Moisture-loving Swamp Milkweed (Asclepias incarnata) is slowly establishing itself in expanding colonies in the garden and bog. The individual flowers, shaped like an hourglass, are a purple-pink color and form umbrel-like clusters at the top of the stalk. The plants can grow to about 4 feet tall and are an important nectar source for many pollinators, like native bees and wasps, flies, and butterflies.
The butterly most often associated with Milkweeds is the Monarch, which lays its eggs on this species alone. I've read that Swamp Milkweed is not often used in this way by Monarchs; they are said to prefer Butterfly Weed (pictured at left) or Common Milkweed (pictured below). I always inspect the underside of the lower leaves for eggs, and one summer had three or four catepillars happily munching away.
The most fragrant of the milkweeds is likely Common Milkweed, which is less showy, but abundant and often grows in waste places and along roadsides as a *weed*. Including milkweeds in the butterfly garden is an easy way to help Monarch butterflies and other pollinators. My bee-keeping friend says that the pollen is especially loved by honeybees, but many die trapped in the blossoms. I didn't find any insects visiting the flowers late this afternoon, but did find quite a few milkweed bugs on the foliage, as well as some aphids and ants. Milkweed bugs feed on the leaves and seeds and taste as bad as monarchs to predators that try to eat them.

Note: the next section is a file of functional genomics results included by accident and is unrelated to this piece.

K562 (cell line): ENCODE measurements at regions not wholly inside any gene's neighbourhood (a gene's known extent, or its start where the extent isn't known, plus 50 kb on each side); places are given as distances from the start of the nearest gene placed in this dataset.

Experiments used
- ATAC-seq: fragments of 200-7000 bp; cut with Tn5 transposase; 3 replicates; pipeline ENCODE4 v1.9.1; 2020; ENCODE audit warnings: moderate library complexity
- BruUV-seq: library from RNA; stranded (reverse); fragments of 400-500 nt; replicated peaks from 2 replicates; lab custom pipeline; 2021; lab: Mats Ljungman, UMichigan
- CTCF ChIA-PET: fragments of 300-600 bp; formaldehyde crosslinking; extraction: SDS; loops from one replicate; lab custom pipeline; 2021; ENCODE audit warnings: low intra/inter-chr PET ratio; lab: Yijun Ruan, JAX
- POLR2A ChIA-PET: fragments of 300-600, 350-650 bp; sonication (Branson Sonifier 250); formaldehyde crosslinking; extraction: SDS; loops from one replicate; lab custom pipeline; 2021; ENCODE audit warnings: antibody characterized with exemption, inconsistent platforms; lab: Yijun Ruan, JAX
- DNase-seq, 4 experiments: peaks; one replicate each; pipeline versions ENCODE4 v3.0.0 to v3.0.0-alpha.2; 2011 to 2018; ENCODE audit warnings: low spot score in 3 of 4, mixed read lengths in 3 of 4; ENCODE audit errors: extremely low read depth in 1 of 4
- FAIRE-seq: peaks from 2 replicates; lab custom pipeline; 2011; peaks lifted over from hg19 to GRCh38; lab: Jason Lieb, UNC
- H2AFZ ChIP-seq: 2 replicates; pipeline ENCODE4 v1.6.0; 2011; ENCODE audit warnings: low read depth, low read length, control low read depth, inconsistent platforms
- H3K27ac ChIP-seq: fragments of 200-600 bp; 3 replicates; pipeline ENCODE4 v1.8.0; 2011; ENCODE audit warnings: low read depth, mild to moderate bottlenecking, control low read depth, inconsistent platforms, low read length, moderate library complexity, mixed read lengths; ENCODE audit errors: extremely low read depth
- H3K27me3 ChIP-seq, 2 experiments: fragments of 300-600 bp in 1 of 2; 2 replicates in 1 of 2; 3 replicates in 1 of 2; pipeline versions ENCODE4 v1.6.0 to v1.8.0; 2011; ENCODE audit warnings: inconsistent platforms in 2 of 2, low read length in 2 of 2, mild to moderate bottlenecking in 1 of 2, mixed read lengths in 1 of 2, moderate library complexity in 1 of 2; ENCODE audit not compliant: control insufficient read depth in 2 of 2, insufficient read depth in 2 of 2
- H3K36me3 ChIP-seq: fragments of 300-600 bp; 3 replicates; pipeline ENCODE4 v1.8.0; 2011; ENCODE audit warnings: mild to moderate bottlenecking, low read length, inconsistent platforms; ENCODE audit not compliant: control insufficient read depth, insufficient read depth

6 days ago